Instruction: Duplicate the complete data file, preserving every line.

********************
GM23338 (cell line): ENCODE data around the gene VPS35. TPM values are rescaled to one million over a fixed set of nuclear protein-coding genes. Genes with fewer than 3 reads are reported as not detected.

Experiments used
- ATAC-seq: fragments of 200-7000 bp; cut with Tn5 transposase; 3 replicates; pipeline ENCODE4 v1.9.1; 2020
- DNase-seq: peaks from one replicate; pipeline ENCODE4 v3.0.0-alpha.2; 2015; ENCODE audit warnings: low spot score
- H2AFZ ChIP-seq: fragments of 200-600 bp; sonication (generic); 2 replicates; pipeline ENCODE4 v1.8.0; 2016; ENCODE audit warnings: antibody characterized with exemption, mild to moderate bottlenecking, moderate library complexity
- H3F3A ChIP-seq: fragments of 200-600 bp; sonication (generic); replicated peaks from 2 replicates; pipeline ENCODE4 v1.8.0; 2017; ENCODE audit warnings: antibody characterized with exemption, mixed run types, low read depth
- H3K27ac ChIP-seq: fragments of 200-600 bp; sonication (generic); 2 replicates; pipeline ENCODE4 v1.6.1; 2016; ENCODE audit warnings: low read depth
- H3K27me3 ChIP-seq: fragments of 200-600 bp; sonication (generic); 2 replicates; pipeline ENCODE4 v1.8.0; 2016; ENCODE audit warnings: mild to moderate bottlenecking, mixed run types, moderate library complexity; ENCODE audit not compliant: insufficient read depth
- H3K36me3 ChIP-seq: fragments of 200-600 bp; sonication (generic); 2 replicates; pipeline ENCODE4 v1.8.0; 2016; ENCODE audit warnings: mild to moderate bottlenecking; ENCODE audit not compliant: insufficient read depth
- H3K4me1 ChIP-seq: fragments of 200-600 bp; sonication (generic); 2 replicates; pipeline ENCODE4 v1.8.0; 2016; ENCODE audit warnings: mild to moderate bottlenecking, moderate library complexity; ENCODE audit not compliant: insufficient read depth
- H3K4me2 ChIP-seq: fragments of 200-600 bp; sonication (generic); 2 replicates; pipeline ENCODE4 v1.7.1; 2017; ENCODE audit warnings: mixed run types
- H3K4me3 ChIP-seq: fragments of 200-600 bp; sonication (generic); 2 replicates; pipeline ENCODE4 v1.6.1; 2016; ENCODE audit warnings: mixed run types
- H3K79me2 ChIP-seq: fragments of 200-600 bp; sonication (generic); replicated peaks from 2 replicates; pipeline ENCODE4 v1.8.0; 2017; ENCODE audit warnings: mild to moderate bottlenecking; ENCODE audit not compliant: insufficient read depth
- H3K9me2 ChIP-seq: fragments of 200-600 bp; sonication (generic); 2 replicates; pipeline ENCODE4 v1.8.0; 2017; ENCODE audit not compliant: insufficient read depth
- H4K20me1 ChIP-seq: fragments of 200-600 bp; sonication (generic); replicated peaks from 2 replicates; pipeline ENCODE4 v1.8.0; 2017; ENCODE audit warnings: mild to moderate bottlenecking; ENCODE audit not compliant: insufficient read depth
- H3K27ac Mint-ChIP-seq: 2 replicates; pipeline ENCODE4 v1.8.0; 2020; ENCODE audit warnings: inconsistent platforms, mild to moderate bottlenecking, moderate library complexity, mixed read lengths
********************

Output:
GM23338 (cell line): ENCODE data around the gene VPS35. TPM values are rescaled to one million over a fixed set of nuclear protein-coding genes. Genes with fewer than 3 reads are reported as not detected.

Experiments used
- ATAC-seq: fragments of 200-7000 bp; cut with Tn5 transposase; 3 replicates; pipeline ENCODE4 v1.9.1; 2020
- DNase-seq: peaks from one replicate; pipeline ENCODE4 v3.0.0-alpha.2; 2015; ENCODE audit warnings: low spot score
- H2AFZ ChIP-seq: fragments of 200-600 bp; sonication (generic); 2 replicates; pipeline ENCODE4 v1.8.0; 2016; ENCODE audit warnings: antibody characterized with exemption, mild to moderate bottlenecking, moderate library complexity
- H3F3A ChIP-seq: fragments of 200-600 bp; sonication (generic); replicated peaks from 2 replicates; pipeline ENCODE4 v1.8.0; 2017; ENCODE audit warnings: antibody characterized with exemption, mixed run types, low read depth
- H3K27ac ChIP-seq: fragments of 200-600 bp; sonication (generic); 2 replicates; pipeline ENCODE4 v1.6.1; 2016; ENCODE audit warnings: low read depth
- H3K27me3 ChIP-seq: fragments of 200-600 bp; sonication (generic); 2 replicates; pipeline ENCODE4 v1.8.0; 2016; ENCODE audit warnings: mild to moderate bottlenecking, mixed run types, moderate library complexity; ENCODE audit not compliant: insufficient read depth
- H3K36me3 ChIP-seq: fragments of 200-600 bp; sonication (generic); 2 replicates; pipeline ENCODE4 v1.8.0; 2016; ENCODE audit warnings: mild to moderate bottlenecking; ENCODE audit not compliant: insufficient read depth
- H3K4me1 ChIP-seq: fragments of 200-600 bp; sonication (generic); 2 replicates; pipeline ENCODE4 v1.8.0; 2016; ENCODE audit warnings: mild to moderate bottlenecking, moderate library complexity; ENCODE audit not compliant: insufficient read depth
- H3K4me2 ChIP-seq: fragments of 200-600 bp; sonication (generic); 2 replicates; pipeline ENCODE4 v1.7.1; 2017; ENCODE audit warnings: mixed run types
- H3K4me3 ChIP-seq: fragments of 200-600 bp; sonication (generic); 2 replicates; pipeline ENCODE4 v1.6.1; 2016; ENCODE audit warnings: mixed run types
- H3K79me2 ChIP-seq: fragments of 200-600 bp; sonication (generic); replicated peaks from 2 replicates; pipeline ENCODE4 v1.8.0; 2017; ENCODE audit warnings: mild to moderate bottlenecking; ENCODE audit not compliant: insufficient read depth
- H3K9me2 ChIP-seq: fragments of 200-600 bp; sonication (generic); 2 replicates; pipeline ENCODE4 v1.8.0; 2017; ENCODE audit not compliant: insufficient read depth
- H4K20me1 ChIP-seq: fragments of 200-600 bp; sonication (generic); replicated peaks from 2 replicates; pipeline ENCODE4 v1.8.0; 2017; ENCODE audit warnings: mild to moderate bottlenecking; ENCODE audit not compliant: insufficient read depth
- H3K27ac Mint-ChIP-seq: 2 replicates; pipeline ENCODE4 v1.8.0; 2020; ENCODE audit warnings: inconsistent platforms, mild to moderate bottlenecking, moderate library complexity, mixed read lengths